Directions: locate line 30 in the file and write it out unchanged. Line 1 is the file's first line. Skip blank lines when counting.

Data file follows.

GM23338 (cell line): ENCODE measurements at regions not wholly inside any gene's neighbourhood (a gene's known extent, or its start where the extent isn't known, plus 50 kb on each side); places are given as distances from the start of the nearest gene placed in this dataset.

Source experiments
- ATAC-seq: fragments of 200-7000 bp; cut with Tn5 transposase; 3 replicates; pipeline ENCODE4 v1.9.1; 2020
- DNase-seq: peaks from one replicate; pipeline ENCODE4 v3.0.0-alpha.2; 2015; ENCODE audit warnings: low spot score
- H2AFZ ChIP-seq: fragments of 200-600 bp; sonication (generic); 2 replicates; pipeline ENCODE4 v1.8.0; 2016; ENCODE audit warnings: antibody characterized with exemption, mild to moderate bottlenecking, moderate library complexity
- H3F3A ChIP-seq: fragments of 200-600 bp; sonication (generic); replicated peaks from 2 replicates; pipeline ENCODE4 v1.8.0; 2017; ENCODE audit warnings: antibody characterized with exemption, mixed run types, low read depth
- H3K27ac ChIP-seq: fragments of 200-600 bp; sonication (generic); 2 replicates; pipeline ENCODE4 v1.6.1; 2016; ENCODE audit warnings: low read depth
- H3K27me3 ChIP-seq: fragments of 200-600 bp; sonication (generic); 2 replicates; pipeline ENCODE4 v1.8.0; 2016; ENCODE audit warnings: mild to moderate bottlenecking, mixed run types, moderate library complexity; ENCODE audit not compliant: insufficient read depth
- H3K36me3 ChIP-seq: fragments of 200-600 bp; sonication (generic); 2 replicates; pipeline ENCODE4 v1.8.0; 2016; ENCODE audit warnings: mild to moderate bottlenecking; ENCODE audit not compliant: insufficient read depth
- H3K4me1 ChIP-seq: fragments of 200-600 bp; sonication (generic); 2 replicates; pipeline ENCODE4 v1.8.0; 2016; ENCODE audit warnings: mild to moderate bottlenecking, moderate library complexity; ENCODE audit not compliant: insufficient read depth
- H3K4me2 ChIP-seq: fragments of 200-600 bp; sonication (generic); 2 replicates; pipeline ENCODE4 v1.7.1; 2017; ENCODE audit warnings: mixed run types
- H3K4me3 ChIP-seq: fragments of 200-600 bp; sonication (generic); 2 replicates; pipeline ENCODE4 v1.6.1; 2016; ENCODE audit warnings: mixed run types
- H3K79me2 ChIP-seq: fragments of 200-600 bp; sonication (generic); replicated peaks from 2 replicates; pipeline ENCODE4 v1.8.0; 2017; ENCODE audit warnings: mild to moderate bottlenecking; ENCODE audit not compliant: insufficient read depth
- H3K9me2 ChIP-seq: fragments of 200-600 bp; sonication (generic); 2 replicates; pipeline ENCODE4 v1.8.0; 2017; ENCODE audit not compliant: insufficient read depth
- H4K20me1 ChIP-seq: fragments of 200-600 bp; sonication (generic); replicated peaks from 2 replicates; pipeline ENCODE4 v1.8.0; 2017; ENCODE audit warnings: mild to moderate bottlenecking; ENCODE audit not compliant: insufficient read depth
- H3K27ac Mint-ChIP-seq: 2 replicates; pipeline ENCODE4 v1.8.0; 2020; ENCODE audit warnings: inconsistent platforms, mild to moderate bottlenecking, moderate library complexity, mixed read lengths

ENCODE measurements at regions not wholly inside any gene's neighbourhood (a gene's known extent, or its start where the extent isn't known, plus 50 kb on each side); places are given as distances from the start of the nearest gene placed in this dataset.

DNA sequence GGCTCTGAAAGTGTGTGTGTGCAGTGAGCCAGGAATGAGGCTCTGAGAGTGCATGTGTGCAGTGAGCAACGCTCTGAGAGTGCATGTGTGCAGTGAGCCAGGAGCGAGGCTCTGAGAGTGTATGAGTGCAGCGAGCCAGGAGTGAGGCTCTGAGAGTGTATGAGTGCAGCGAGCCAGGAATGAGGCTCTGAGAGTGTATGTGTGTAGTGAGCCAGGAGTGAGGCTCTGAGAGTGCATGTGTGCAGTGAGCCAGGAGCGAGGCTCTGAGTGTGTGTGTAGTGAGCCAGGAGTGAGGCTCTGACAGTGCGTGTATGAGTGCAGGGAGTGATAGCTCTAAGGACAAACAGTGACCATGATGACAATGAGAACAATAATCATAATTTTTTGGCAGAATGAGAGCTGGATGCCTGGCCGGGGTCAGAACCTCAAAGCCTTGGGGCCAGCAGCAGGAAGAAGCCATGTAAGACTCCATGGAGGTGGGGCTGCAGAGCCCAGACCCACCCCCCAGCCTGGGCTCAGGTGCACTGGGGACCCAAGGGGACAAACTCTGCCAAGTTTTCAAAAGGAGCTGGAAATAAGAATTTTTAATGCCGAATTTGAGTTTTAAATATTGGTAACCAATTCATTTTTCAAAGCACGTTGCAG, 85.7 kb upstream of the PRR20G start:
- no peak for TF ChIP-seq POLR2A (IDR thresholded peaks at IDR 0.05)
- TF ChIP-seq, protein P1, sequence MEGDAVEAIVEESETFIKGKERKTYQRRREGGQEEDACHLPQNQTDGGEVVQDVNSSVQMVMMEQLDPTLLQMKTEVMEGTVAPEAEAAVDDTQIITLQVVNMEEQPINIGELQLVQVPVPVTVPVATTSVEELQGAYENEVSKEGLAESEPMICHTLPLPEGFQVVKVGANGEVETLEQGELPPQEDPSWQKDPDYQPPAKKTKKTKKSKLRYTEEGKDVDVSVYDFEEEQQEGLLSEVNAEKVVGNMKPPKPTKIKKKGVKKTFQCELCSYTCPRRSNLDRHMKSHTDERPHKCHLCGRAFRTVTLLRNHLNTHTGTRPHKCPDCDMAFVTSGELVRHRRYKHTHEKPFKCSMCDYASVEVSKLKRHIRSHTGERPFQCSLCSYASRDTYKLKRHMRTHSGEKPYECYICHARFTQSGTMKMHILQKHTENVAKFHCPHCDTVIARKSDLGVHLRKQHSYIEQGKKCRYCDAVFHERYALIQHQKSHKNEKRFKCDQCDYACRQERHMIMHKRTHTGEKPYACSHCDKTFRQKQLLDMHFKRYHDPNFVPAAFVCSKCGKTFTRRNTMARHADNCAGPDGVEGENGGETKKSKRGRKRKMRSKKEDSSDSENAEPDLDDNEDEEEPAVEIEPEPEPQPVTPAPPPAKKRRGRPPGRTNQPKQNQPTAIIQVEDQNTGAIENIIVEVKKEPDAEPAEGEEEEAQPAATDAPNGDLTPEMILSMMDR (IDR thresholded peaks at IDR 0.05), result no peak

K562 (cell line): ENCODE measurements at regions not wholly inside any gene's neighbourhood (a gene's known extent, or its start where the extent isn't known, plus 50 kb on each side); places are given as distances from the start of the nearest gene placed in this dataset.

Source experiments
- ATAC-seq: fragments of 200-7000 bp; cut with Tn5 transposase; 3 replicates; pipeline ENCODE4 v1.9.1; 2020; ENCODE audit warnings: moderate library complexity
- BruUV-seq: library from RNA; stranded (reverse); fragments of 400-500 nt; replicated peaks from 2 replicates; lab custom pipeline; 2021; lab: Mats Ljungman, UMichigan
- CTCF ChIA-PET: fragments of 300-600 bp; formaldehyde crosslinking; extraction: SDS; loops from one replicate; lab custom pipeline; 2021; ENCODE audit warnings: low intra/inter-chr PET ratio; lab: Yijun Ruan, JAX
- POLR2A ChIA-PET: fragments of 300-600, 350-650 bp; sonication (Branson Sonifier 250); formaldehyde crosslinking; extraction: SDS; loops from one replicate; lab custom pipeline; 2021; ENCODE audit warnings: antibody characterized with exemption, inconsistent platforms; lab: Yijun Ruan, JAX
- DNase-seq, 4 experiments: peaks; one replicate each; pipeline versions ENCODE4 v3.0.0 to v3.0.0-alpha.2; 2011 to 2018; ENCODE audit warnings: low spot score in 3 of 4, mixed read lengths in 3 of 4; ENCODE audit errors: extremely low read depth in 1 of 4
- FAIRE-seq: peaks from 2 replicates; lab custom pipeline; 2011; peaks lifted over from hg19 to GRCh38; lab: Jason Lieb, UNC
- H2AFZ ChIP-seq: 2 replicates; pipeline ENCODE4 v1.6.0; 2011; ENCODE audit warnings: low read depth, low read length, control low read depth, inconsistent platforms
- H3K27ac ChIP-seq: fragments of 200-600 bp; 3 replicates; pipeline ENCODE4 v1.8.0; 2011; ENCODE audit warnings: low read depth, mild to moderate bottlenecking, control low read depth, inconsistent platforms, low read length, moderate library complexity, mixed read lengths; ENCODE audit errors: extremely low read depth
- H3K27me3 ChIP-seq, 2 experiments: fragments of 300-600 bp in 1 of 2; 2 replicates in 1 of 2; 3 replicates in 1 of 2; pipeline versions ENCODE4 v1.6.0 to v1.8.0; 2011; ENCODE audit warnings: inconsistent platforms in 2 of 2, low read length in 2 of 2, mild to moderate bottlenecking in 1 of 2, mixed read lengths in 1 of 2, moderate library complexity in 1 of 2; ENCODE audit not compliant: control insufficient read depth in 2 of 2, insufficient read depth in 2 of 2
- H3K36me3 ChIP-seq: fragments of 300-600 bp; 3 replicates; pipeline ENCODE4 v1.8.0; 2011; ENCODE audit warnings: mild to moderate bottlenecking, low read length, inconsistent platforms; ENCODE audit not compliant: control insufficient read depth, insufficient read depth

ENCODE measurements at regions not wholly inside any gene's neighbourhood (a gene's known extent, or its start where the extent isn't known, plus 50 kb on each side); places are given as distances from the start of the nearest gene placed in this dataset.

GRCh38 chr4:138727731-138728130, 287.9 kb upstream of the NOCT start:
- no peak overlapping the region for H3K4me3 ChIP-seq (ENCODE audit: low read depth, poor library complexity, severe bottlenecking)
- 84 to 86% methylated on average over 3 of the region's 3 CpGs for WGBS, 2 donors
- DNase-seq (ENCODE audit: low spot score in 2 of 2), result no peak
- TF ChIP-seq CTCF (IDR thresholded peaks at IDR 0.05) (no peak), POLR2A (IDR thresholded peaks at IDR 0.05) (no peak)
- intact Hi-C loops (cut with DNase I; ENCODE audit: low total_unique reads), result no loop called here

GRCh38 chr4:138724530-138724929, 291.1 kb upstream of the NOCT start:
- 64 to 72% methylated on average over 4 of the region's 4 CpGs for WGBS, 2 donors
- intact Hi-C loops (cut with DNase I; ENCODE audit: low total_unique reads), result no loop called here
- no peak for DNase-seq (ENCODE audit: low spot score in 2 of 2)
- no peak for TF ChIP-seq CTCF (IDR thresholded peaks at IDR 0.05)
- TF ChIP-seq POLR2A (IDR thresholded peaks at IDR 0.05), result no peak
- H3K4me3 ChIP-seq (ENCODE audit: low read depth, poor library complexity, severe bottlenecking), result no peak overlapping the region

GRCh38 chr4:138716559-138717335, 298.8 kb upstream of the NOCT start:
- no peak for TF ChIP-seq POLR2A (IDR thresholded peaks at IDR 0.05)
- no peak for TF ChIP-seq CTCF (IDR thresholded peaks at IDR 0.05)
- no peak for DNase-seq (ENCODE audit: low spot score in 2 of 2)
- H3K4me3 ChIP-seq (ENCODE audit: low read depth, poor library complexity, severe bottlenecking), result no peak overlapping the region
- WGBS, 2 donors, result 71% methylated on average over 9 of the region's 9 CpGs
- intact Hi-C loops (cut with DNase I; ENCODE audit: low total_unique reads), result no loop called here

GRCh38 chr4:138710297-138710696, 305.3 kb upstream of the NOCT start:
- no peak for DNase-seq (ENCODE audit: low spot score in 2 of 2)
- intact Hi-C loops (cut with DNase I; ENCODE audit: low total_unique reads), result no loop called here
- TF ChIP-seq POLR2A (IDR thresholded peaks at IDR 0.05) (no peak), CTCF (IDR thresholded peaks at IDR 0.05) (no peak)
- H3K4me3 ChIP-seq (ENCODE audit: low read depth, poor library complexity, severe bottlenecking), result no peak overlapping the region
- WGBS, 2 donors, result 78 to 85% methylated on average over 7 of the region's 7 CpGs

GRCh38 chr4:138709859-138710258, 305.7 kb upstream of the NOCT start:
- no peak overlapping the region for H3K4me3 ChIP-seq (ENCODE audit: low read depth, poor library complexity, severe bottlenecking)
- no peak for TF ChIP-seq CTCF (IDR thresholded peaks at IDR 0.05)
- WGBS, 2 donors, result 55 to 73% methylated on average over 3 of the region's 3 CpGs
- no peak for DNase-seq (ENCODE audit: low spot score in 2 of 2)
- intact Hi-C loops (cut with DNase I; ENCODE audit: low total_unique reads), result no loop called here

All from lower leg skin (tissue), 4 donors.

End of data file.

- H3K27ac ChIP-seq: fragments of 200-600 bp; 3 replicates; pipeline ENCODE4 v1.8.0; 2011; ENCODE audit warnings: low read depth, mild to moderate bottlenecking, control low read depth, inconsistent platforms, low read length, moderate library complexity, mixed read lengths; ENCODE audit errors: extremely low read depth